• $2$ rep: you edit/someone downvotes your post

  • $5$ rep: someone upvotes your question/someone undoes an upvote

  • $10$ rep: someone upvotes your answer/someone undoes an upvote

  • $50$, $100$, $150$, $\cdots$, $500$ rep: earn bounties/give bounties away

I am taking this from the point of view of a user who has already had the $1$ base rep and the $100$ association bonus.

If $\lambda$ denotes total number of losses and $\gamma$ denotes total number of gains, then for $x_r$ where $r$ is the reputation, $x_r=\gamma_r-\lambda_r$. Define $K$ to be \begin{align}&(1x_1+2x_2)+(5x_5+10x_{10})+(15x_{15}+50x_{50})+(100x_{100}+150x_{150})+(200x_{200}+250x_{250})\\&+(300x_{300}+350x_{350})+(400x_{400}+450x_{450})+500x_{500}\end{align} and we want to solve $K=1000$ for integer solutions.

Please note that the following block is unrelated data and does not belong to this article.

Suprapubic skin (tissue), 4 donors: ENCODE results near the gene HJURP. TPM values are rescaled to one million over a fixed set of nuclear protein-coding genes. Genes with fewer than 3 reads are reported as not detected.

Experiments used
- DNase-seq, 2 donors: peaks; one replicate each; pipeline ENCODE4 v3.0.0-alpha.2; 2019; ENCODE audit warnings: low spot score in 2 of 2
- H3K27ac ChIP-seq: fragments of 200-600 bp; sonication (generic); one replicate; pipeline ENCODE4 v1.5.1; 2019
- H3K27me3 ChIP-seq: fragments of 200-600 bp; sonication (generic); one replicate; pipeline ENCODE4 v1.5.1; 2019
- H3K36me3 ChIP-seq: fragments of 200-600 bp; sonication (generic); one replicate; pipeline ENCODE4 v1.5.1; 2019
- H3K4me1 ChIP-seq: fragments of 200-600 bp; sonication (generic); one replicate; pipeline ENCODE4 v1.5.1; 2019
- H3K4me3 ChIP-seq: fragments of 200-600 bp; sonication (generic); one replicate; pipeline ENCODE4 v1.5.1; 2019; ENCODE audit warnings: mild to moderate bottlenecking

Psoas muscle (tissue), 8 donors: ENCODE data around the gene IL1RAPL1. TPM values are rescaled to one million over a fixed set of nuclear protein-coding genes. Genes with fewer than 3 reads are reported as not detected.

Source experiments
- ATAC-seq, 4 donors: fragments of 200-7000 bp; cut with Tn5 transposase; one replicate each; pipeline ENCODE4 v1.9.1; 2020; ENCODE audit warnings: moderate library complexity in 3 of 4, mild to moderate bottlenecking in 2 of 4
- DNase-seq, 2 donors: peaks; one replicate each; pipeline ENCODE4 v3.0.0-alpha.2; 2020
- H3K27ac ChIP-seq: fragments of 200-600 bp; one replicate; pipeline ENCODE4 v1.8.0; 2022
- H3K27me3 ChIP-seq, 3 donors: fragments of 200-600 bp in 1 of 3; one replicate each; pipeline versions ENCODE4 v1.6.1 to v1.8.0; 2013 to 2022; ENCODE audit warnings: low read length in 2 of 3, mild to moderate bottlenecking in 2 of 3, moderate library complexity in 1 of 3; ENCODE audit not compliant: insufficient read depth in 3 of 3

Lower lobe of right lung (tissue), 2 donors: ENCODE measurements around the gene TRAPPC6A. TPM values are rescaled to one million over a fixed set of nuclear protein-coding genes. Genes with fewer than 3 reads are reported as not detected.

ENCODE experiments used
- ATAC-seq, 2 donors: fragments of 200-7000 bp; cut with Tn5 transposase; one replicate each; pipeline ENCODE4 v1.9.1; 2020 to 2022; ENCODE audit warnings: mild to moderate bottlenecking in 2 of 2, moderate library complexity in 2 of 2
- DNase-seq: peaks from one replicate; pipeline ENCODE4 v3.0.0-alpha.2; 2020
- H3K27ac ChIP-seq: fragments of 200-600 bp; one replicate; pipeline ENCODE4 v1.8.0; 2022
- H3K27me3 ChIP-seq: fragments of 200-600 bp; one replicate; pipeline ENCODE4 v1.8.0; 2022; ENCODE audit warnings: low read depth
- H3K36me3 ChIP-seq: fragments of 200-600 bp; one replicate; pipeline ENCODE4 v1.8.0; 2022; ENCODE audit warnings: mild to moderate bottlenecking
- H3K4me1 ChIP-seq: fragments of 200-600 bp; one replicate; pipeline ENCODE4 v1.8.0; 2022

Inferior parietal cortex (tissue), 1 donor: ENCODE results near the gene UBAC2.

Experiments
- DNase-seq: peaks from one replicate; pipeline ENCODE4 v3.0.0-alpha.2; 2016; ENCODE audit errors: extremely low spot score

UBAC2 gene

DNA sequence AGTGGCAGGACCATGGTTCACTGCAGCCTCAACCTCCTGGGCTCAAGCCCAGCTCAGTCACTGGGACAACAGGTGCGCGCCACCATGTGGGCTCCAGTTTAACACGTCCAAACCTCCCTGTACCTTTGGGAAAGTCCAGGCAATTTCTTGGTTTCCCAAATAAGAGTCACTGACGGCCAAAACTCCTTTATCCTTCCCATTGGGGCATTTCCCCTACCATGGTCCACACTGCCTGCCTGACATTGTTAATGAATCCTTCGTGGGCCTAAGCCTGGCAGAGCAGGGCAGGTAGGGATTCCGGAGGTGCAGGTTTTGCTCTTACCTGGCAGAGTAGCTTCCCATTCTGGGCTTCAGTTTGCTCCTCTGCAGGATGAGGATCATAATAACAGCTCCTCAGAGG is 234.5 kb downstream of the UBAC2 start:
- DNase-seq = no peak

Now take a step back and consider $K=1$. Notice that I have paired terms up in brackets, so that we may use the Euclidean Algorithm to solve. I use dots for multiplication. $$\gcd(1,2)=1=1.2-1.1\\\gcd(5,10)=5=1.10-1.5\\\gcd(15,50)=5=1.50-3.15\\\gcd(100,150)=50=1.150-1.100\\\gcd(200,250)=50=1.250-1.200\\\gcd(300,350)=50=1.350-1.300\\\gcd(400,450)=50=1.450-1.400\\\gcd(500,500)=500$$ Since $K=1=500-3.50-2.50-2.50-2.50-4.5-5.5-4.1$, we can substitute the above to get \begin{align}1&=1.4+2.(-4)+5.5+10.(-5)+15.12+50.(-4)+100.2+150.(-2)+200.2\\&+250.(-2)+300.2+350.(-2)+400.3+450.(-3)+500.1\end{align} Therefore the general solution for $K=1$ is $$\small x_1=4+2t_1+5t_2+10t_3+15t_4+50t_5+100t_6+150t_7+200t_8+250t_9+300t_{10}+350t_{11}+400t_{12}+450t_{13}+500t_{14}\\x_2=-4-t_1\\x_5=5-t_2\\x_{10}=-5-t_3\\x_{15}=12-t_4\\x_{50}=-4-t_5\\x_{100}=2-t_6\\x_{150}=-2-t_7\\x_{200}=2-t_8\\x_{250}=-2-t_9\\x_{300}=2-t_{10}\\x_{350}=-2-t_{11}\\x_{400}=3-t_{12}\\x_{450}=-3-t_{13}\\x_{500}=1-t_{14}$$ for integers $t_i$ with $i=\{1,2,\cdots,14\}$. For details, see this post.